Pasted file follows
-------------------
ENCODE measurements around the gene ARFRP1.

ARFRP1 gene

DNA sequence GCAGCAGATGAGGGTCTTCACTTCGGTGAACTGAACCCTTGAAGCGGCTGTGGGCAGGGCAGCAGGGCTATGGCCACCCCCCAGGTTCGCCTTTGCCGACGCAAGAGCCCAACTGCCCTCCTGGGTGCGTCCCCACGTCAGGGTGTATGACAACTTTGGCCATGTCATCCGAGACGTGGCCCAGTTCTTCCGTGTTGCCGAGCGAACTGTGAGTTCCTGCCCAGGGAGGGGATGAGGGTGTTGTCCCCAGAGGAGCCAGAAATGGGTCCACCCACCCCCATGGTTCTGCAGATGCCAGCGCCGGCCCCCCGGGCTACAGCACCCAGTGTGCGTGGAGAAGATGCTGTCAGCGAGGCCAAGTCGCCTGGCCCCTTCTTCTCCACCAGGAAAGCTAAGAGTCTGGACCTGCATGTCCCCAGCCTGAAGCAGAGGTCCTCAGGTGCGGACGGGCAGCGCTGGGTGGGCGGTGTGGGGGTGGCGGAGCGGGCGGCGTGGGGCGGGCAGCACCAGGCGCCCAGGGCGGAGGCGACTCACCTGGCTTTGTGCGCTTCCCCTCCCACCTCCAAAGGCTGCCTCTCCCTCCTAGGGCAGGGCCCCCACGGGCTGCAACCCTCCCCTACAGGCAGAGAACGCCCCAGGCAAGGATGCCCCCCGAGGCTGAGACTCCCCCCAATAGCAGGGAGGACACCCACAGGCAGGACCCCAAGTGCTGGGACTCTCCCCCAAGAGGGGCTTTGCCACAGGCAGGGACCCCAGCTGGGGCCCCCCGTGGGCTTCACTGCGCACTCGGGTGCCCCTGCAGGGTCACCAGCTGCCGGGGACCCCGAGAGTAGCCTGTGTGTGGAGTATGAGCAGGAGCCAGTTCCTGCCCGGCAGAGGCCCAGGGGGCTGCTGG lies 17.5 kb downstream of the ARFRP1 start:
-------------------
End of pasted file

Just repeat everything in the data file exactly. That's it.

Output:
ENCODE measurements around the gene ARFRP1.

ARFRP1 gene

DNA sequence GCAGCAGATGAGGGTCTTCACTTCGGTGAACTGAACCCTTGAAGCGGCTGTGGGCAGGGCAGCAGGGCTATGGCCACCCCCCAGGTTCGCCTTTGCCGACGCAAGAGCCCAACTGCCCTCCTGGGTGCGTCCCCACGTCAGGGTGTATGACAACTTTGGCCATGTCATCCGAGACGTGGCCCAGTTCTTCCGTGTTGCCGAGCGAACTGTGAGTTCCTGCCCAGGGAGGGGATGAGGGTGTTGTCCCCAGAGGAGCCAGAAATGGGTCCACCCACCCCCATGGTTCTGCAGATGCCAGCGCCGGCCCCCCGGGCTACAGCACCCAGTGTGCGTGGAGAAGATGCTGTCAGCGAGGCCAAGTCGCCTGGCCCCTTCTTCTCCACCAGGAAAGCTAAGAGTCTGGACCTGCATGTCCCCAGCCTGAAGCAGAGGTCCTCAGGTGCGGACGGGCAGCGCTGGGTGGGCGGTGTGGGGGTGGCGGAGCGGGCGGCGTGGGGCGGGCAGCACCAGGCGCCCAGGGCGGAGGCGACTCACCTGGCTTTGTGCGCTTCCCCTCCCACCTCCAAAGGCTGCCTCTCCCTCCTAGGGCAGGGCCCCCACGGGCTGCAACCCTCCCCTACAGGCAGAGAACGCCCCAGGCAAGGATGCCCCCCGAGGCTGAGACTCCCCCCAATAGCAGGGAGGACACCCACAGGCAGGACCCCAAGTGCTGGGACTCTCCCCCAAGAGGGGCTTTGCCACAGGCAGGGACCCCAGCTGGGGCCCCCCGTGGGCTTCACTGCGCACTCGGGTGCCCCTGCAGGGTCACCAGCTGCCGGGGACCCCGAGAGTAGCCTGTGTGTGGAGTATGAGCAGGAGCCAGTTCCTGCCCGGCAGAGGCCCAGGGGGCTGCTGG lies 17.5 kb downstream of the ARFRP1 start: